Croft Press / David / Religion

The Call for a New Religion
Compatible with Science

David Wallace Croft

2006 May 25 Thu

The Call

In my studies, I have noted that a number of the philosopher-scientists of the 20th century looked forward to the day when there would be a new religion compatible with science. The following is a selection of quotations expressing this hope.

In their struggle for the ethical good, teachers of religion must have the stature to give up the doctrine of a personal God, that is, give up that source of fear and hope which in the past placed such vast power in the hands of priests. [...] After religious teachers accomplish the refining process indicated they will surely recognize with joy that true religion has been enobled and made more profound by scientific knowledge. [...] The further the spiritual evolution of mankind advances, the more certain it seems to me that the path to genuine religiosity does not lie through the fear of life, and the fear of death, and blind faith, but through striving after rational knowledge.

Albert Einstein, 1941, "Science and Religion", Ideas and Opinions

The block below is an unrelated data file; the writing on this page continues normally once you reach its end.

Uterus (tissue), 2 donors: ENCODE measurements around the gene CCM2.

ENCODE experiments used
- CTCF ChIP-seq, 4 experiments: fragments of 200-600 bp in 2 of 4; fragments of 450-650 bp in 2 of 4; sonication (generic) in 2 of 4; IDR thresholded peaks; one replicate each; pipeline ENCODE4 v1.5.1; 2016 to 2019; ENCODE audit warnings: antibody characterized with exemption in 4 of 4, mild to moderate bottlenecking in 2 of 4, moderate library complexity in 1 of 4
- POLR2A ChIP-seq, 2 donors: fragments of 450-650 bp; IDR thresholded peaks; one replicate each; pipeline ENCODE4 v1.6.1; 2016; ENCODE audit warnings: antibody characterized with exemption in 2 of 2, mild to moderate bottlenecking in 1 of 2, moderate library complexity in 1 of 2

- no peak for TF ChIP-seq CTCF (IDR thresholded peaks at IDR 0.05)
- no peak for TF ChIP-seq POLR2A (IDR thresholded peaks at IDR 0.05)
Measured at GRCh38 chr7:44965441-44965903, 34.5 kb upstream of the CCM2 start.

Science, as a system of discovering, organizing, and applying mutual knowledge, is already unified and universal in principle, though its efficiency as an organ of the human species could still be much increased. It remains for man to unify and universalize his religion. How that religion will take form -- what rituals or celebrations it might practise, whether it will equip itself with any sort of professional body or priesthood, what buildings it will erect, what symbols it will adopt -- that is something which no one can prophesy. Certainly it is not a field on which the natural scientist should venture. What the scientist can do is to draw attention to the relevant facts revealed by scientific discovery, and to their implications and those of the scientific method. He can aid in the building up of a fuller and more accurate picture of reality in general and of human destiny in particular, secure in the knowledge that in so doing he is contributing to humanity's advance, and helping to make possible the emergence of a more universal and more adequate religion.

Julian Huxley, 1953, "Evolutionary Humanism", New Bottles for New Wine

A religion, old or new, that stressed the magnificence of the Universe as revealed by modern science might be able to draw forth reserves of reverence and awe hardly tapped by the conventional faiths. Sooner or later, such a religion will emerge.

Carl Sagan, 1994, "A Universe Not Made for Us", Pale Blue Dot



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Copyright 2006 David Wallace Croft.
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